Asters (as they were known then) and other endemic Central Basin natives grew with happy abandon in the forested woodland where C and L now stands. Sixty years ago a neighborhood was carved from the woods and a house was built. Homeowners came and went, while the asters grew quietly on the woodland edge. Twenty five years ago this brand new gardener fell head over heals in love with the blue clouds of flowers that were covered with bees and butterflies in the yard of her new home. They so captured my heart, that I built a garden around them. I've allowed them to root and seed themselves with abandon. Symphyotrichum shortii, Symphyotrichum cordifolium, Symphyotrichum dumosus, Eurybia divaricata, Symphyotrichum lateriflorum, Symphyotrichum priceae, and Symphyotrichum ericoides var. ericoides have spilled into the paths, crept into the wildflower beds and cozied up to the benches all over Clay and Limestone.
They spill over into the paths,
Isn't nature grand!
More on Clay and Limestone's asters
Little Asters Everywhere (here)
Natives For Fall Color (here)
This Is The Place To Bee (here)
Central Basin Wildflowers (here)
This post was written by Gail Eichelberger for my blog Clay and Limestone Copyright 2011.This work protected under the Digital Millennium Copyright Act. Please contact me for permission to copy, reproduce, scrape, etc.
These are so refreshingly beautiful in their death and decay, dear Gail. What perfect captures of the perfection in winter's long sleep. :-)ReplyDelete
My asters are quite an attraction to the Dark-eyed Juncos, Song Sparrow, White-throated Sparrows and more. These birds spend all winter picking through the aster seeds. And as always, your photos are lovely!ReplyDelete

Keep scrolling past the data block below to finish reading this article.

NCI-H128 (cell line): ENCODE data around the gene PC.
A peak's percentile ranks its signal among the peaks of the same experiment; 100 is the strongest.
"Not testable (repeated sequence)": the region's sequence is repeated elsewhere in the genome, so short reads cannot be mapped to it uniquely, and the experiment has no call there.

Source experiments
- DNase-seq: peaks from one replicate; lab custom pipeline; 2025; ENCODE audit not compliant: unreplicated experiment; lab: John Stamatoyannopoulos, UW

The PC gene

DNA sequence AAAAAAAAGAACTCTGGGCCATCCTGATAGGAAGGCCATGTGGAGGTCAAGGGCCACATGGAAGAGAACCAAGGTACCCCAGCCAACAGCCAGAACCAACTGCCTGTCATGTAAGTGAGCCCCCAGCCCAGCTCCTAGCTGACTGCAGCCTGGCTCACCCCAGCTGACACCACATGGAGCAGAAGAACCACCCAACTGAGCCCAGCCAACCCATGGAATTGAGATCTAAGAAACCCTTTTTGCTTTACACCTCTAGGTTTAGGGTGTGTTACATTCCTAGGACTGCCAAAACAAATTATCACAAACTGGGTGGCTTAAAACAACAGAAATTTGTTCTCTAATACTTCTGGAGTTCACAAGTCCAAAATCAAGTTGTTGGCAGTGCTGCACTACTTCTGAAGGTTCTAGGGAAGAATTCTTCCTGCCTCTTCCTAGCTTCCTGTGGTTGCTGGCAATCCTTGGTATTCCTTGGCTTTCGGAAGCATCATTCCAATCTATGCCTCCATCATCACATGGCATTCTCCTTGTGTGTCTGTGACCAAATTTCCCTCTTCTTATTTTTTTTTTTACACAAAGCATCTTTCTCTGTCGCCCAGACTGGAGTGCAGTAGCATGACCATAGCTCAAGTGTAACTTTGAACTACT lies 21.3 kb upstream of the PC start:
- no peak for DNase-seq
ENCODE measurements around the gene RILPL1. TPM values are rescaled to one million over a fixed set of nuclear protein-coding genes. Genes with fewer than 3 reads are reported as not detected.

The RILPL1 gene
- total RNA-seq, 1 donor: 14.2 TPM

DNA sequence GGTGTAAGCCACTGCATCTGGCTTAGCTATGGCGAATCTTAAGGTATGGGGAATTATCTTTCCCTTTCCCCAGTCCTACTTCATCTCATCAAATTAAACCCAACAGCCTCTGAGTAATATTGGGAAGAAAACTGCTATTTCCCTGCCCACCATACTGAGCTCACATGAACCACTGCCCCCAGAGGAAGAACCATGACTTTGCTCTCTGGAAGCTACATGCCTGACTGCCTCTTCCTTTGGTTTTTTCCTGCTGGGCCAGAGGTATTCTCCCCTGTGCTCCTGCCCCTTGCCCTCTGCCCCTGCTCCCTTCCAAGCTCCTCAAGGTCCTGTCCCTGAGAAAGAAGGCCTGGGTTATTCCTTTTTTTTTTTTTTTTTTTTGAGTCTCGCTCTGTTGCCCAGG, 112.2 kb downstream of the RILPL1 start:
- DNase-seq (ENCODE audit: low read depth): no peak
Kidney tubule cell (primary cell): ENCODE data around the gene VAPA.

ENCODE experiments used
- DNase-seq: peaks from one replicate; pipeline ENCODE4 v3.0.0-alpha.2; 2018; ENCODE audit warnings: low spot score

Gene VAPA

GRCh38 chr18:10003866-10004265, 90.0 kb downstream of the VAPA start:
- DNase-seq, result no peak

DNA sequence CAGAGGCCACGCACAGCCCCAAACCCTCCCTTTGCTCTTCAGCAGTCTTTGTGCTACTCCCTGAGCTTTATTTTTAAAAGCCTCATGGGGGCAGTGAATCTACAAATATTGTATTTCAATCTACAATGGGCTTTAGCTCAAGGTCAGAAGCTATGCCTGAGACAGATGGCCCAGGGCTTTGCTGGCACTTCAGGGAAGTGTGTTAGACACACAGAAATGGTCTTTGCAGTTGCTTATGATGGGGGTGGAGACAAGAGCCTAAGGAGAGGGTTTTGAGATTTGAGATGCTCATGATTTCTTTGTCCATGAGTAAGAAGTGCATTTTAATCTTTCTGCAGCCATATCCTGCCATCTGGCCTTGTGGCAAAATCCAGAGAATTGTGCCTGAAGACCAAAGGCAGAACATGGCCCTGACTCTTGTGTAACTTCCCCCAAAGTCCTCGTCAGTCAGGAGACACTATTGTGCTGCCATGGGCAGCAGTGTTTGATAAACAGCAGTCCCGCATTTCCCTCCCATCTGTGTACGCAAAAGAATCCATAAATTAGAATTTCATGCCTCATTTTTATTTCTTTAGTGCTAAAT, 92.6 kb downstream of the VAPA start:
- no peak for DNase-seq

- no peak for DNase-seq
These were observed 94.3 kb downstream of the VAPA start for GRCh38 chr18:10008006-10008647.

Yes, Gail, Nature is grand and beautiful. You winter garden is the example on just how beautiful a garden can be in the winter with seed head splendor.ReplyDelete
Most of our asters are flattened under more than a foot of snow. I love how you captured the "starness" of them.ReplyDelete
Love the post, love the pictures. Love that blue bench. And now am formulating a cunning plan, one that involves my resident carpenter.ReplyDelete
Indeed it is grand. I share your love of asters and most all other natives. Mz Poison Ivy and I are at odds but when I see the birds eating the berries I can't complain too much. Have a great weekend.ReplyDelete
A beautiful post, dear Gail, and indeed grand and winter wonderful as artfully captured in your words/ images.ReplyDelete
Gail, you've captured their beauty so well! I love the photo of the aster "cozying up" to the winter bench. The first aster I planted was one of those mounded asters, name forgotten, like the ones sold everywhere with mums in the fall. I'm so glad I've found the natives now--they are indeed the real stars of the autumn garden.ReplyDelete
Gail, your writing is as lovely as the stars which fill your winter garden. You show your love for them by the way in which you write of their beauty. Thank you.~~DeeReplyDelete
Hi Gail, your last photo is wonderful! Your asters give your garden a blowzy, romantic quality, and I agree that their winter appearance is also very beautiful.ReplyDelete